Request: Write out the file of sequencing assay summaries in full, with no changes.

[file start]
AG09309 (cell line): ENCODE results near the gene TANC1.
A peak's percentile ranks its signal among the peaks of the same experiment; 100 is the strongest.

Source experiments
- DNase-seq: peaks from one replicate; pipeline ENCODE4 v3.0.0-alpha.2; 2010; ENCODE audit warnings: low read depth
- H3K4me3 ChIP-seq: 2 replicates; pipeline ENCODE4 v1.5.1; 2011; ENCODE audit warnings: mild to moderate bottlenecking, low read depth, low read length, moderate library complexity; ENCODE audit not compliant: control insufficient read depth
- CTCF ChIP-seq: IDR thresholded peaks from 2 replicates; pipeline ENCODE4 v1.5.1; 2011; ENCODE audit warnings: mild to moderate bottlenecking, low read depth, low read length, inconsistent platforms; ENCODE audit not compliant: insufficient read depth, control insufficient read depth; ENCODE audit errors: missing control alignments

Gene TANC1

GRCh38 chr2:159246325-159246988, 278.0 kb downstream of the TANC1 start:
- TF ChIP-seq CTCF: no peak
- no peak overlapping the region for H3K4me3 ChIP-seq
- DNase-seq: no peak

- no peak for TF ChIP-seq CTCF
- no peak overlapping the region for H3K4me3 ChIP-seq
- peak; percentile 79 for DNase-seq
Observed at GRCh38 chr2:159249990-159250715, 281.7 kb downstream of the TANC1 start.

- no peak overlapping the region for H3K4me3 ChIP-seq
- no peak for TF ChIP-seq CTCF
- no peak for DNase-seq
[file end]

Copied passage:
AG09309 (cell line): ENCODE results near the gene TANC1.
A peak's percentile ranks its signal among the peaks of the same experiment; 100 is the strongest.

Source experiments
- DNase-seq: peaks from one replicate; pipeline ENCODE4 v3.0.0-alpha.2; 2010; ENCODE audit warnings: low read depth
- H3K4me3 ChIP-seq: 2 replicates; pipeline ENCODE4 v1.5.1; 2011; ENCODE audit warnings: mild to moderate bottlenecking, low read depth, low read length, moderate library complexity; ENCODE audit not compliant: control insufficient read depth
- CTCF ChIP-seq: IDR thresholded peaks from 2 replicates; pipeline ENCODE4 v1.5.1; 2011; ENCODE audit warnings: mild to moderate bottlenecking, low read depth, low read length, inconsistent platforms; ENCODE audit not compliant: insufficient read depth, control insufficient read depth; ENCODE audit errors: missing control alignments

Gene TANC1

GRCh38 chr2:159246325-159246988, 278.0 kb downstream of the TANC1 start:
- TF ChIP-seq CTCF: no peak
- no peak overlapping the region for H3K4me3 ChIP-seq
- DNase-seq: no peak

- no peak for TF ChIP-seq CTCF
- no peak overlapping the region for H3K4me3 ChIP-seq
- peak; percentile 79 for DNase-seq
Observed at GRCh38 chr2:159249990-159250715, 281.7 kb downstream of the TANC1 start.

- no peak overlapping the region for H3K4me3 ChIP-seq
- no peak for TF ChIP-seq CTCF
- no peak for DNase-seq